The 'Territory' is distinctive for the degree to which the non-Indigenous population in particular migrates in and out. This mobility covers the spectrum from short term tourist and business migration at one end, through to longer term residential migration at the other. Focusing on the urban centre of Darwin, this article explores the ways in which high population turnover results in a process of selective remembering and forgetting, one that re-imagines and represents the city to appeal to an increasingly mobile visitor population. Focusing on significant events in Darwin's history, including Cyclone Tracy and the second world war bombing of Darwin, it explores how the negotiated memories of seminal events are re-imagined by promotional strategies in a way that unhinges the past and attempts to construct a new identity attractive to potential migrants and tourists. The article argues that the challenges of constructing an enduring, meaningful and significant sense of place, within a context of flux and transience, force Darwin to constantly negotiate a 'paradox of place', attracting people by its otherness, while simultaneously enticing them to stay through its capacity to match the lifestyle expectations of elsewhere. � 2008 Taylor & Francis.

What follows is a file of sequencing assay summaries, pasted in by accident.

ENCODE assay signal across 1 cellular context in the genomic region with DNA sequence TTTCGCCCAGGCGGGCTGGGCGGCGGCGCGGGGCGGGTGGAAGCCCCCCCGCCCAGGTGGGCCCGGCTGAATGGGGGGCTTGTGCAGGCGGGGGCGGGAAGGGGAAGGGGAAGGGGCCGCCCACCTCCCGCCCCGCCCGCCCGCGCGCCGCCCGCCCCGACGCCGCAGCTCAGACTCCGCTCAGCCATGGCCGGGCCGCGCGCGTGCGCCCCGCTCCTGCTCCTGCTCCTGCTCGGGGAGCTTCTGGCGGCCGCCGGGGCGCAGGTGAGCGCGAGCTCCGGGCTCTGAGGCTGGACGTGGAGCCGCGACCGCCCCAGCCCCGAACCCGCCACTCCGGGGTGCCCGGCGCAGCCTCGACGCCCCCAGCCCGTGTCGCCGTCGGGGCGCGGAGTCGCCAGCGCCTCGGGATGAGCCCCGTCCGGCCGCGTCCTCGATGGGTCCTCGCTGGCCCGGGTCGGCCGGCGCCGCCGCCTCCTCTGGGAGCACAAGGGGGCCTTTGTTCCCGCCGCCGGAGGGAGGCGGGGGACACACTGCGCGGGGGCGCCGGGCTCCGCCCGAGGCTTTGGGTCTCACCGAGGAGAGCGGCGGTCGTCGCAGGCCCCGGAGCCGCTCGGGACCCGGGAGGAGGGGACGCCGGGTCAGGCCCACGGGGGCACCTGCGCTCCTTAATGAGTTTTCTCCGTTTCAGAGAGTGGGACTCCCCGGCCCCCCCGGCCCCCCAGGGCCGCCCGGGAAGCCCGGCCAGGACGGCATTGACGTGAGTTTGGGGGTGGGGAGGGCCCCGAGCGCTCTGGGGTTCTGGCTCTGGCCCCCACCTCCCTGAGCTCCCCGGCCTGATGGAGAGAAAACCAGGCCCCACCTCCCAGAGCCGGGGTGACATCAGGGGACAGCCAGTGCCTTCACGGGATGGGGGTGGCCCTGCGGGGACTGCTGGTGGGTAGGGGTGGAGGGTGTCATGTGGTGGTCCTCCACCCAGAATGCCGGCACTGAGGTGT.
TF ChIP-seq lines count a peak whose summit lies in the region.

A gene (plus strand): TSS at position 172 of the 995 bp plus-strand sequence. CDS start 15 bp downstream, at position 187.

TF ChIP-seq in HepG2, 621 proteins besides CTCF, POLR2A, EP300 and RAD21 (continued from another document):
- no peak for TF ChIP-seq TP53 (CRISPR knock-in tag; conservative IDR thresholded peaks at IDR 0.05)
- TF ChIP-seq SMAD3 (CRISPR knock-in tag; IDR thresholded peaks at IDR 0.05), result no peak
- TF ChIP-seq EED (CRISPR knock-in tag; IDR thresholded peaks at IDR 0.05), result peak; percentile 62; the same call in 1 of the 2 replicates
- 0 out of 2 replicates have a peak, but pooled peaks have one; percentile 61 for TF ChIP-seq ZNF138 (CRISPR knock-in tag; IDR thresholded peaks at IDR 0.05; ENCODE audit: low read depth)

|Number of pages||12|
|Journal||Journal of Australian Studies|
|Publication status||Published - 2008|